Summary: By sacrificing our integrity, we dishonor God.
A Messiah Who Teaches Part 4: Living With Integrity
Text: Matt. 5:33-37
1. Illustration: The name of Admiral Dewey was being acclaimed throughout the country after his victory at Manila Bay in the war between the United States and Spain in the early 20th century. A newspaper offered Dewey’s son two hundred dollars just to sign his name to a daily article which an experienced newsman would write. The editor wanted to use the famous name for advertising purposes. Young Dewey was then earning only twenty dollars a month at his first job. The chance to make ten times as much was an alluring offer, but he refused to be a party to such deceit and dishonesty. He decided he would rather keep on doing hard work at a small wage than be false to his father’s name and lose his self-respect.
2. There was time when our number one value was integrity, but things have changed.
a. We live in a society that teaches only the value of getting ahead.
b. We watch TV shows like Survivor and the Amazing Race that teach us the it is okay to lie, cheat, and steal as long as we win the game
c. People learn that you don’t have to work hard in life as long as you know how to play the system.
3. In Jesus teaching on integrity we learn:
a. The problem
b. The danger
c. The solution
4. Read Matt. 5:33-37
Proposition: By sacrificing our integrity, we dishonor God.
Transition: We must first look at...
I. The Problem: Finding Loopholes (33)
A. Carry Out Your Vows
1. In Jesus day, there was a major problem when it came to integrity. Instead of being honorable, people looked for a way to get out of doing the right thing.
2. In v. 33 Jesus says, “You have also heard that our ancestors were told, ‘You must not break your vows; you must carry out the vows you make to the Lord.’"
a. The traditional teaching that Jesus quotes here was a composite of ideas based on three separate Old Testament Scriptures.
b. Leviticus 19:12 (NLT)
“Do not bring shame on the name of your God by using it to swear falsely. I am the Lord.
c. Numbers 30:2 (NLT)
A man who makes a vow to the Lord or makes a pledge under oath must never break it. He must do exactly what he said he would do.
d. Deuteronomy 23:21-23 (NLT)
“When you make a vow to the Lord your God, be prompt in fulfilling whatever you promised him. For the Lord your God demands that you promptly fulfill all your vows, or you will be guilty of sin. However, it is not a sin to refrain from making a vow. But once you have voluntarily made a vow, be careful to fulfill your promise to the Lord your God.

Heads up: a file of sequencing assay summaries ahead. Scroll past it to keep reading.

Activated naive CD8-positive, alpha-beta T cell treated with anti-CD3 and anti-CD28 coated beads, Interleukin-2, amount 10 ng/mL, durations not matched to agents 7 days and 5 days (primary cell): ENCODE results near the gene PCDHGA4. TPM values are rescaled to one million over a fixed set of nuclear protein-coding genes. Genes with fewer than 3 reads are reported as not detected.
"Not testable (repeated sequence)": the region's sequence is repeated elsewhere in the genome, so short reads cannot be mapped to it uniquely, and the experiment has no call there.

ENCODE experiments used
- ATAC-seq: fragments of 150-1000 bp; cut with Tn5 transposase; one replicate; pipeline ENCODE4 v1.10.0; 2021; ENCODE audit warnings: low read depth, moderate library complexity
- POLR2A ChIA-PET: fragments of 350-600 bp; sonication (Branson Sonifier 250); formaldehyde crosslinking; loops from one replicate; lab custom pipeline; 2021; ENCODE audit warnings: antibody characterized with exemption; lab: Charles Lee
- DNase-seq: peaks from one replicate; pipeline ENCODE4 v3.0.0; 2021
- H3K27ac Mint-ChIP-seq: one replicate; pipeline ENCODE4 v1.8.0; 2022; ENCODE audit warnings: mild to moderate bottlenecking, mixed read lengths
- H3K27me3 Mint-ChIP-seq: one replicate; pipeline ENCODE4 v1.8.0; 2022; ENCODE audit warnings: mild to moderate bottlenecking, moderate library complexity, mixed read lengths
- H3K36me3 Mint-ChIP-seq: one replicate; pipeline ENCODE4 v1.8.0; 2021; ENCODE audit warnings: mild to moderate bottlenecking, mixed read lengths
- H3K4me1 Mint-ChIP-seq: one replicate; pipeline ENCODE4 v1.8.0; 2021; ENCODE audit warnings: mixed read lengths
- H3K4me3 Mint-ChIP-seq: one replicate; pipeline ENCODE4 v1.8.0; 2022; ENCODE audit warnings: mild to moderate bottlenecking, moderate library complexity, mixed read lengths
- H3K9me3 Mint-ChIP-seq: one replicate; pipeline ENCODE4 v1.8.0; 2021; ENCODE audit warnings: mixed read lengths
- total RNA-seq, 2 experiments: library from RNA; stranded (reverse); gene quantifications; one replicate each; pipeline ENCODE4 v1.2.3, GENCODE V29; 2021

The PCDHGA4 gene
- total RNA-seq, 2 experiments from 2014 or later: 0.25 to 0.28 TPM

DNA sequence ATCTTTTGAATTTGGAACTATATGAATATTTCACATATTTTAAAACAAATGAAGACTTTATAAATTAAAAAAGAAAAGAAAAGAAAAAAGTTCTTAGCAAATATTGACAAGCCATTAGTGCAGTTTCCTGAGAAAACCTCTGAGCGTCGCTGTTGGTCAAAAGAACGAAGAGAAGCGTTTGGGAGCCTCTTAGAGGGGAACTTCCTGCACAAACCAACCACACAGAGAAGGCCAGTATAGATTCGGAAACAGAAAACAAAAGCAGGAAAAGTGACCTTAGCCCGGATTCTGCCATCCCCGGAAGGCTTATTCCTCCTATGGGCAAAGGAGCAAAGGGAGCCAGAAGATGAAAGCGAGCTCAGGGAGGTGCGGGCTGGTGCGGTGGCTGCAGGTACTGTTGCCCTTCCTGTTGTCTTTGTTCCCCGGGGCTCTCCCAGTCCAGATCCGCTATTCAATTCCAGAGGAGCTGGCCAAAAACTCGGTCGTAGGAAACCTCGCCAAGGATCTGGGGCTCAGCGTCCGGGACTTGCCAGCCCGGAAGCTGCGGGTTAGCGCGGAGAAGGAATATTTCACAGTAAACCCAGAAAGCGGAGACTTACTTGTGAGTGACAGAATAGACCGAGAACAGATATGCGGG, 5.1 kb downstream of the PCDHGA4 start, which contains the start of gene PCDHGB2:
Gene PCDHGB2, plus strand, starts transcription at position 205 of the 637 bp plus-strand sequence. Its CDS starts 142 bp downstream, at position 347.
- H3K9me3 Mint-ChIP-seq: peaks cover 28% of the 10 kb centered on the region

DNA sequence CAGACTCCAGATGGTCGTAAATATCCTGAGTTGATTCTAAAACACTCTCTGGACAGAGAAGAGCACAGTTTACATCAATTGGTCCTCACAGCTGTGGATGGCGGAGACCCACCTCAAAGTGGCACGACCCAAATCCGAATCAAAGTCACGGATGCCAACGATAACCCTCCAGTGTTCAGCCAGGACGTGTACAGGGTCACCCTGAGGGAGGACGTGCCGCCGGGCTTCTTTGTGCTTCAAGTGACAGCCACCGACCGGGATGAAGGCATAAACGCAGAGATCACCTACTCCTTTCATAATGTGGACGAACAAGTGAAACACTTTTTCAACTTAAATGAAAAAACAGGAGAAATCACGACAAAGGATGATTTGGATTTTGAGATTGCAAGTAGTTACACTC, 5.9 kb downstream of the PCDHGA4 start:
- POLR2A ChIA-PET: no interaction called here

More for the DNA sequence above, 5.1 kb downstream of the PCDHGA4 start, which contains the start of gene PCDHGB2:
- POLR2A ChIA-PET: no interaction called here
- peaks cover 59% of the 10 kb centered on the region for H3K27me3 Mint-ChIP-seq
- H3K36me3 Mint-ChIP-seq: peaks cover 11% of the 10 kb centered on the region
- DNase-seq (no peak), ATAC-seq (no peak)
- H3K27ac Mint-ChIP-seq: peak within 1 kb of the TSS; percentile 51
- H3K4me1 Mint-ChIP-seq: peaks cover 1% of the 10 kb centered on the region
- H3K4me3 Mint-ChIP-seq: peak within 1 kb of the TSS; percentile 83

3. It was perfectly acceptable in Jesus day to make a vow, and as a means of guaranteeing that you would keep your word, invoking the name of God.
a. Once Yahweh’s name was invoked, the vow to which it was attached became a debt that had to be paid to the Lord (Carson, Expositor’s Bible Commentary, The, Pradis CD-ROM).
b. However, what people would do is make vow and not use the Lord’s name to verify it.
c. The idea being that as long as you didn’t make your vow in the Lord’s name you weren’t required to keep it.
4. People would declare anything and promise anything with an oath, while having no qualms about providing means by which lying or breaking their word could still he done.
a. Indiscriminate and insincere vows became so commonplace that no one took them seriously.
b. Instead of being a mark of integrity, they became a mark of deceit.
c. Instead of prompting confidence they prompted skepticism (MacArthur New Testament Commentary – Matthew 1-7).
B. Taking the Easy Way Out
1. Illustration: Abraham Lincoln wrote a letter to Congress on December 1, 1862 that read: "In times like the present, men should utter nothing for which they would not willingly be responsible through time and eternity."
2. Instead of striving to be people of integrity, we are looking for a loophole.
a. We are looking for a way around it.
b. We are looking for a way out of it.
c. We are looking for an easy way out.
3. Instead of being people of integrity, we are looking to see what we can get away with.
a. Like little children, we are trying to see how far we can push.
b. We say things like "it’s not illegal if you don’t get caught."
c. We take what doesn’t belong to us, and rationalize it away by saying "they can afford it."